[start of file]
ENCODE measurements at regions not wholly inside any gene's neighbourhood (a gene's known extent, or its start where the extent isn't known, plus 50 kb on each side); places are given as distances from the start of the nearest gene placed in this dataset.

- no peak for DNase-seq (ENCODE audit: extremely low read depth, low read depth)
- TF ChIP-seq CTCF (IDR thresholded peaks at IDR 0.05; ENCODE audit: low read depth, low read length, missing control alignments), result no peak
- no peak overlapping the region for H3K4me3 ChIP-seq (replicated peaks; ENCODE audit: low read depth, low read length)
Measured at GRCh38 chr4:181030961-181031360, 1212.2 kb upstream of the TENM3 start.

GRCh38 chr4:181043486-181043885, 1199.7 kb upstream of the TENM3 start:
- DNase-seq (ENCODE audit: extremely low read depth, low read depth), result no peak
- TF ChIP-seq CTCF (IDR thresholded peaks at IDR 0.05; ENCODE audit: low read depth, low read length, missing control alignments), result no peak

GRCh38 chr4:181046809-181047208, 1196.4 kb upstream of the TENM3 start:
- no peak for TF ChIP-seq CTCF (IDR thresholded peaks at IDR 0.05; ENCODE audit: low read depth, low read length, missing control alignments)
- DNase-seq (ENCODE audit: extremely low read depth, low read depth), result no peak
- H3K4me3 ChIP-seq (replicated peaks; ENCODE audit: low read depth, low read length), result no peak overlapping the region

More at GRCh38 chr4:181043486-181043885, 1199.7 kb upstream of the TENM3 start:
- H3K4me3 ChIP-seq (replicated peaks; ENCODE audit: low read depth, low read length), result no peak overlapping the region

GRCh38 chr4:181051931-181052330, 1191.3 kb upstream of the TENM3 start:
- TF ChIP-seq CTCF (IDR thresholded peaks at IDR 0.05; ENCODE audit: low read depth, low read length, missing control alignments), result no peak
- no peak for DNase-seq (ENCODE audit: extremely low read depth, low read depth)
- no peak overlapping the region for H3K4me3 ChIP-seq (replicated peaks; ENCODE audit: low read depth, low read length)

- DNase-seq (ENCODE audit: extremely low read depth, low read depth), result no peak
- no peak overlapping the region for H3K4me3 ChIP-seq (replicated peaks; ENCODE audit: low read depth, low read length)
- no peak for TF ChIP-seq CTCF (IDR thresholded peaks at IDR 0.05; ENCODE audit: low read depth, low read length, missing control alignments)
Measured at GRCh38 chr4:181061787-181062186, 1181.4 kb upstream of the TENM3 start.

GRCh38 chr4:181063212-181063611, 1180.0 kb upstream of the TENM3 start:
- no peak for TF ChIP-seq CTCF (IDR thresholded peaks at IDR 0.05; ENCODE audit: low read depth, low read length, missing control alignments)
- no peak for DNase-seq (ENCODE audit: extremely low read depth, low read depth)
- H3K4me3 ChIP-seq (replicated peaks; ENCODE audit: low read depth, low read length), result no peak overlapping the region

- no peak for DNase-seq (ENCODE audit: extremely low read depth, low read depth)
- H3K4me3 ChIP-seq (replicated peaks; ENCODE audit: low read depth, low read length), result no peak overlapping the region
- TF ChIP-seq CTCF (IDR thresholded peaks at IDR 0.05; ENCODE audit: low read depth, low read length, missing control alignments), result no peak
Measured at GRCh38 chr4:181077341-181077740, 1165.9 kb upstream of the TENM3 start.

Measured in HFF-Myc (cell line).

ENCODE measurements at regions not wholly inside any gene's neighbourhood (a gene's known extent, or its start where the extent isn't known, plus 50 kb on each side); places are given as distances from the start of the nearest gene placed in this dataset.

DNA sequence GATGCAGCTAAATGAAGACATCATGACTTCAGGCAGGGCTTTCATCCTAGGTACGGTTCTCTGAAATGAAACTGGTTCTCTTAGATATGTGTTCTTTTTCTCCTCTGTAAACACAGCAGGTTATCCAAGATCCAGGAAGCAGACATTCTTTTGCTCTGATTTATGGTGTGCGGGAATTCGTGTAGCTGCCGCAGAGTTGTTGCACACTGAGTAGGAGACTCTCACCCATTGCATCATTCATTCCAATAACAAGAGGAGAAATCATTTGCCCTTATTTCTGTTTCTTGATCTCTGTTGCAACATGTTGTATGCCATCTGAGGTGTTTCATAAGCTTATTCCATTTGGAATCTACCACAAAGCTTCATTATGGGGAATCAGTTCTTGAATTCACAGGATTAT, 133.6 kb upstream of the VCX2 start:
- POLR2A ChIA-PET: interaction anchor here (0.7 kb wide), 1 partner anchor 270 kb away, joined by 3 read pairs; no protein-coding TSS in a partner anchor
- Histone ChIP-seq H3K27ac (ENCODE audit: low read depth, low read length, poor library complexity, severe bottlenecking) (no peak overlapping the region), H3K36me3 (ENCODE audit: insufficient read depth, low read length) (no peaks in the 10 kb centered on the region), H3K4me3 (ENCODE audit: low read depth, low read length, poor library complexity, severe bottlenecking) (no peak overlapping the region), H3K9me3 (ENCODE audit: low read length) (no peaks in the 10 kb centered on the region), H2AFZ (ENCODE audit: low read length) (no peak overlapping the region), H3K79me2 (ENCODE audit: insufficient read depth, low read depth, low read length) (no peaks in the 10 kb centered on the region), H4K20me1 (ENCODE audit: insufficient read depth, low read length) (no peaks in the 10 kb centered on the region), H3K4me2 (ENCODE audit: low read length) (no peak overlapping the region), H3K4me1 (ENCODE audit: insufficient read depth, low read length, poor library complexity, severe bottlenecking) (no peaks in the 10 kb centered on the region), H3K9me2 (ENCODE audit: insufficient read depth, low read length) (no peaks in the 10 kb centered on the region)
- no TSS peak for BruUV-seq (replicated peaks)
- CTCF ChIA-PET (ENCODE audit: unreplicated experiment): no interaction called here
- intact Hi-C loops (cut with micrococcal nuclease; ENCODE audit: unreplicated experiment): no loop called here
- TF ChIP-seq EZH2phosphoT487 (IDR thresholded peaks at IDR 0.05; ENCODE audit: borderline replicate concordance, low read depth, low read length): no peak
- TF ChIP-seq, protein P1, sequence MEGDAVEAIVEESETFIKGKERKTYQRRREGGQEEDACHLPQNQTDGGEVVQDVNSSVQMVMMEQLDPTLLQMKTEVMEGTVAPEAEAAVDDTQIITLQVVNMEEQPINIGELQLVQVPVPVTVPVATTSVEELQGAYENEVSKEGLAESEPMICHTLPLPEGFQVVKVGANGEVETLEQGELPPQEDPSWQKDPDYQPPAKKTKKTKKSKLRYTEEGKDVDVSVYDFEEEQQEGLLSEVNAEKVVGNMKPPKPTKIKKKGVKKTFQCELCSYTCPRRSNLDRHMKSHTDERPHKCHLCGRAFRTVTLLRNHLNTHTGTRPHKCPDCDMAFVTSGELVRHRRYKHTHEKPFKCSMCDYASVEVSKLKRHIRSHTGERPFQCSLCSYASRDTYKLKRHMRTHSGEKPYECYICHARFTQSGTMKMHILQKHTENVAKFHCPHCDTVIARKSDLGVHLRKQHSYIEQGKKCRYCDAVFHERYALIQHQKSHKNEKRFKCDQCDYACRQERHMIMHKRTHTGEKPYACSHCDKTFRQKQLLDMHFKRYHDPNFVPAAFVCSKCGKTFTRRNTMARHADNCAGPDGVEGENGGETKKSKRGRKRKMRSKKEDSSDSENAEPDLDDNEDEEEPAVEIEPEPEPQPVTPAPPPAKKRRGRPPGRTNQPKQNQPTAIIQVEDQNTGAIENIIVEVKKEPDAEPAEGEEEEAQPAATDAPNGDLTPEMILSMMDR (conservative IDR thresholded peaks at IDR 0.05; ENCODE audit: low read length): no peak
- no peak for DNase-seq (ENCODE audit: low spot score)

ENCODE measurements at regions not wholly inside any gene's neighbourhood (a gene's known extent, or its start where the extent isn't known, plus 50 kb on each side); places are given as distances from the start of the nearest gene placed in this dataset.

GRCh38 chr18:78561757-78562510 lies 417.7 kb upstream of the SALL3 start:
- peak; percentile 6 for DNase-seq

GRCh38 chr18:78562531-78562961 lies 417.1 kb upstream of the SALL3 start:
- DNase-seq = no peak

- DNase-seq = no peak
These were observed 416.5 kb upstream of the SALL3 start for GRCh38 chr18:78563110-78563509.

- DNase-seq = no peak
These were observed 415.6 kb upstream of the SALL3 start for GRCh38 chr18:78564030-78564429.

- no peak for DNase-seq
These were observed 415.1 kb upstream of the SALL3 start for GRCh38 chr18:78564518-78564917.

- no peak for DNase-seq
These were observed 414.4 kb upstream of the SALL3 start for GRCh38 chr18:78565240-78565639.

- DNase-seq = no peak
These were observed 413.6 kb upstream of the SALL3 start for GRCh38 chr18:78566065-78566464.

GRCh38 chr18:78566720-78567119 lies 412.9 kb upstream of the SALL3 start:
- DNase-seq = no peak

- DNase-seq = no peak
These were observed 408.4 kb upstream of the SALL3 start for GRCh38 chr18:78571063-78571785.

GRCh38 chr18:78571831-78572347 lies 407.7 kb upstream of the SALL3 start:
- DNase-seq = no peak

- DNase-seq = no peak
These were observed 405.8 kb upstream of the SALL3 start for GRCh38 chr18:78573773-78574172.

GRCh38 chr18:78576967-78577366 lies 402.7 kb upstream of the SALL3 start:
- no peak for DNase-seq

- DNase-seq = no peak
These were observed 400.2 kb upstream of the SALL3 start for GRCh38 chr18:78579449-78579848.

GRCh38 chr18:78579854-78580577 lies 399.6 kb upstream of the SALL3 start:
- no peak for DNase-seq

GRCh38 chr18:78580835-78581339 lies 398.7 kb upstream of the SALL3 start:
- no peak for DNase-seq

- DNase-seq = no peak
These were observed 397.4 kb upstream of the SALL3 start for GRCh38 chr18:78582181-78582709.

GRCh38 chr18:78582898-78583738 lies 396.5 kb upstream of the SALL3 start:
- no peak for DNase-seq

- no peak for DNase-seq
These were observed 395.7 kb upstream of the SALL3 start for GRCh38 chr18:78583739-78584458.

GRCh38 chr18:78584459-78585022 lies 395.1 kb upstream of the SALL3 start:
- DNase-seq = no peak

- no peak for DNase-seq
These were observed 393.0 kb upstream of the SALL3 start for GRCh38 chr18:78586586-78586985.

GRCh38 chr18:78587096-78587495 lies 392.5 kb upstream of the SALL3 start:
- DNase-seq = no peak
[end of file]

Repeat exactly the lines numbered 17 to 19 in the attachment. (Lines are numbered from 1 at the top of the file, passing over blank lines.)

- no peak for DNase-seq (ENCODE audit: extremely low read depth, low read depth)
- no peak overlapping the region for H3K4me3 ChIP-seq (replicated peaks; ENCODE audit: low read depth, low read length)

- DNase-seq (ENCODE audit: extremely low read depth, low read depth), result no peak